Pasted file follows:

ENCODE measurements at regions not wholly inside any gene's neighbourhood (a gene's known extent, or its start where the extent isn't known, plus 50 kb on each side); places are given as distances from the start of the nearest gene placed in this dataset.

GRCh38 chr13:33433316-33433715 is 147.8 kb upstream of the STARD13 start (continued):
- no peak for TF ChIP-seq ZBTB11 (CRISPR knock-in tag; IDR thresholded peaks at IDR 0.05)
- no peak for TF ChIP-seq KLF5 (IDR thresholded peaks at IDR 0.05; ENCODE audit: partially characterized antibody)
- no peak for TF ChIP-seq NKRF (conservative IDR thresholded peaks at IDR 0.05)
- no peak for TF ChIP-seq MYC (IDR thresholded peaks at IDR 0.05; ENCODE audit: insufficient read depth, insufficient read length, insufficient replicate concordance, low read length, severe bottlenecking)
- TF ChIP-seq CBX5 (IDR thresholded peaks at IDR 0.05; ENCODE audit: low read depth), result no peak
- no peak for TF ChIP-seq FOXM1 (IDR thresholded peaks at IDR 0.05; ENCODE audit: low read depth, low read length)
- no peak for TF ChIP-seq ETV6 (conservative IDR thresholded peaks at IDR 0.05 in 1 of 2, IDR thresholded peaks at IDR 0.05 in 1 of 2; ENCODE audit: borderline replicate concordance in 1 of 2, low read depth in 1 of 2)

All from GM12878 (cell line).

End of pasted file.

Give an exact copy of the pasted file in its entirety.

ENCODE measurements at regions not wholly inside any gene's neighbourhood (a gene's known extent, or its start where the extent isn't known, plus 50 kb on each side); places are given as distances from the start of the nearest gene placed in this dataset.

GRCh38 chr13:33433316-33433715 is 147.8 kb upstream of the STARD13 start (continued):
- no peak for TF ChIP-seq ZBTB11 (CRISPR knock-in tag; IDR thresholded peaks at IDR 0.05)
- no peak for TF ChIP-seq KLF5 (IDR thresholded peaks at IDR 0.05; ENCODE audit: partially characterized antibody)
- no peak for TF ChIP-seq NKRF (conservative IDR thresholded peaks at IDR 0.05)
- no peak for TF ChIP-seq MYC (IDR thresholded peaks at IDR 0.05; ENCODE audit: insufficient read depth, insufficient read length, insufficient replicate concordance, low read length, severe bottlenecking)
- TF ChIP-seq CBX5 (IDR thresholded peaks at IDR 0.05; ENCODE audit: low read depth), result no peak
- no peak for TF ChIP-seq FOXM1 (IDR thresholded peaks at IDR 0.05; ENCODE audit: low read depth, low read length)
- no peak for TF ChIP-seq ETV6 (conservative IDR thresholded peaks at IDR 0.05 in 1 of 2, IDR thresholded peaks at IDR 0.05 in 1 of 2; ENCODE audit: borderline replicate concordance in 1 of 2, low read depth in 1 of 2)

All from GM12878 (cell line).